8. Kenny Lofton Jr., Memphis Grizzlies, Louisiana Tech, PF

Kenny Lofton is the only undrafted player to make this list, and his route to getting minutes is definitely a lot more unlikely than the others on the list. However, I think Lofton ended up in an ideal place with Memphis. Over the past few seasons, Memphis have gotten a lot of production from their own draft picks and other role players. For a team that finished as the second seed in the Western Conference last season, they found a way two add another two draft picks this year, and the notable signing of Kenny Lofton. The style of Lofton is definitely obscure, as Lofton is a 6-7 280 pound big man with a unique set of skills that can be somewhat comparable to Nikola Jokic. Memphis is a team with high expectations of success this season, but I have a hard time believing over a long 82 game season, they won't succumb to the temptation of seeing what Lofton can bring to the table.

Latest posts in our blog

Be the first to read what's new!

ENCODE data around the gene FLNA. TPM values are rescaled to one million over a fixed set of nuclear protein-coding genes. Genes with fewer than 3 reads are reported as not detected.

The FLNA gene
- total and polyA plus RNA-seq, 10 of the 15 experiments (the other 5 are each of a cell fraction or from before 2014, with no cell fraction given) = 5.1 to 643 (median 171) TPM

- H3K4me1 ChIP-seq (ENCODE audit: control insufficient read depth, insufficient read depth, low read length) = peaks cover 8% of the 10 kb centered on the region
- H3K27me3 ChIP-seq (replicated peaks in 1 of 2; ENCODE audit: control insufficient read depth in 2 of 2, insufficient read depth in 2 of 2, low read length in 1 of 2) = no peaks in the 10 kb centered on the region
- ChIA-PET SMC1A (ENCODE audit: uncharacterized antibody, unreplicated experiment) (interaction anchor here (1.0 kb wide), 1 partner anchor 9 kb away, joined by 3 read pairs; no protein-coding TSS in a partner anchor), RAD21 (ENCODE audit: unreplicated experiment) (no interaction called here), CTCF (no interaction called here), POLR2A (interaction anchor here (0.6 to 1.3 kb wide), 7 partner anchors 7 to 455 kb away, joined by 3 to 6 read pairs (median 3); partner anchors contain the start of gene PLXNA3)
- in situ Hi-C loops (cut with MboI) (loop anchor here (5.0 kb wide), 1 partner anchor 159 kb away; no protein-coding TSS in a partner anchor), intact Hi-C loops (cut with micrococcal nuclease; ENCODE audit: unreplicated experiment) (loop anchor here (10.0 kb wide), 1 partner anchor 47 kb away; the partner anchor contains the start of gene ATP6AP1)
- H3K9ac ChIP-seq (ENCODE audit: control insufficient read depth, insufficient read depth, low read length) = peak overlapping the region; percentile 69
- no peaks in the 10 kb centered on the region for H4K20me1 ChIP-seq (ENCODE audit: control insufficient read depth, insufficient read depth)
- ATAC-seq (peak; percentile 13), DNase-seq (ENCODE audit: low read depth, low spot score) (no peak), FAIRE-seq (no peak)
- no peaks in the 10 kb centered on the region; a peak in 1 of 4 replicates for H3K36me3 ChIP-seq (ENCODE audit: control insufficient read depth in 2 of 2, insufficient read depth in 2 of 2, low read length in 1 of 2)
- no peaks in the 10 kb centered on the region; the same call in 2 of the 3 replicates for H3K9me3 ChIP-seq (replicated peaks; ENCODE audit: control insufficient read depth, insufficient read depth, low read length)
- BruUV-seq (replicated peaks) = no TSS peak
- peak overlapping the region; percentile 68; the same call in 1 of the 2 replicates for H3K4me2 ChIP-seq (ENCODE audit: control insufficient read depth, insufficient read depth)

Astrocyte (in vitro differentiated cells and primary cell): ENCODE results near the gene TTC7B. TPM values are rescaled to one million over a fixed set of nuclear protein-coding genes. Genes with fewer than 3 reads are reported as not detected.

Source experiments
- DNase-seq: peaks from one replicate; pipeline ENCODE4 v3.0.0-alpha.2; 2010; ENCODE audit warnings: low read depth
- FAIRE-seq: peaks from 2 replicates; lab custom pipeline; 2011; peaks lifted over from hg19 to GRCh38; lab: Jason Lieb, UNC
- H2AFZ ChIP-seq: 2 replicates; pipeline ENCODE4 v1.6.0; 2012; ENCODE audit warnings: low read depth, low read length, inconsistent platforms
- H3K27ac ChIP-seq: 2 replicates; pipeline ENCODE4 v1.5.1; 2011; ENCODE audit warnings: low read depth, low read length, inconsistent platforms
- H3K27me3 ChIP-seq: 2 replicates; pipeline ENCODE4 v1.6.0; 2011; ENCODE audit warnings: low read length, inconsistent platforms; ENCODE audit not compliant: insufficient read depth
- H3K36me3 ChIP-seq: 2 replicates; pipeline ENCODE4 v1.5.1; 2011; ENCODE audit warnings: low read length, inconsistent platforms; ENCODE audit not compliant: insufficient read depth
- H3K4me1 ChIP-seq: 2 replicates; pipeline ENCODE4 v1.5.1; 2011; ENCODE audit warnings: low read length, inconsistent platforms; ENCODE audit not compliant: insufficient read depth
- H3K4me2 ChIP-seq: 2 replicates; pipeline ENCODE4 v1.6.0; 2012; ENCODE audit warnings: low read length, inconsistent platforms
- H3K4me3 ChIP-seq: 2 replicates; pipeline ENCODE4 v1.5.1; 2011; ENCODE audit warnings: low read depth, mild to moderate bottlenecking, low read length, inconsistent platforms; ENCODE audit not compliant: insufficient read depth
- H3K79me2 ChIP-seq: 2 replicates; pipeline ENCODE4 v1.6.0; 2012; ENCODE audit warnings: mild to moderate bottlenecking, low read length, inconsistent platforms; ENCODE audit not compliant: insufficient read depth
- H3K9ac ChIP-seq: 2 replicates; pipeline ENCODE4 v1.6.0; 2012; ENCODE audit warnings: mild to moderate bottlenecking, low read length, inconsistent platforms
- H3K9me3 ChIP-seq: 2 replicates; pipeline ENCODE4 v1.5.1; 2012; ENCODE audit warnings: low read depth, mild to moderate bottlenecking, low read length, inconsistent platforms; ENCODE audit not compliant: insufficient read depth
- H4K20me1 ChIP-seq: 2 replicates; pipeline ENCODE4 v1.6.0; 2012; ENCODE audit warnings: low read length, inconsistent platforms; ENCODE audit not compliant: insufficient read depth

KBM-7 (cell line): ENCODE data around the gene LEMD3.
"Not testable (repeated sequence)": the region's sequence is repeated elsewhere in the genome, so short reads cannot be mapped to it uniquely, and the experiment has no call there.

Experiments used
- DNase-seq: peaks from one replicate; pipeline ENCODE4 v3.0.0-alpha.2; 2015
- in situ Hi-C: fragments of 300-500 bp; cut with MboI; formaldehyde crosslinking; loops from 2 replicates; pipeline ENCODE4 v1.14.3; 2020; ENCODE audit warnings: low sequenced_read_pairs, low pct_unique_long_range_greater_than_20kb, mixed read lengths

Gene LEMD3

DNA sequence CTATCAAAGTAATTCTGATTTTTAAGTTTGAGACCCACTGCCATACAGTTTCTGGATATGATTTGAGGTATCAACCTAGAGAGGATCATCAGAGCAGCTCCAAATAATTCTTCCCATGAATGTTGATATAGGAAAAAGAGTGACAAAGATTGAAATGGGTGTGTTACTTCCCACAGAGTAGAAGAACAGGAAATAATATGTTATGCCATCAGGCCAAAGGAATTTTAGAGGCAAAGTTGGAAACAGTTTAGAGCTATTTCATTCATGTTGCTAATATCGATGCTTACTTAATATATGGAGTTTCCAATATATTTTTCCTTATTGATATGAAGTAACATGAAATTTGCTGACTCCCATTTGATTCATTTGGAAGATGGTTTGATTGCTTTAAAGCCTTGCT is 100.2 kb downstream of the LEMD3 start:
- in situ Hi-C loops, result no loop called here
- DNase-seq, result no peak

Guys, I am devastated. I let you all down last year. It was right under my nose that UConn would win the championship, but I missed it due to poor data collection. I began last year's prediction by saying a team with eight losses would win March Madness, and in listing all the teams that qualified, I somehow missed...

A new season is upon us, and with it comes plenty of intriguing storylines. From massive traves and superstar uncertainty in the East to a West perhaps the deepest it has ever been, here is an early season NBA Power ranking.

It is time to throw away the American inferiority complex with its place in the sport, where many blindly claim that technique should come above all in choosing and developing the best prospects and that the U.S. is not an international power because it cares too much about athleticism.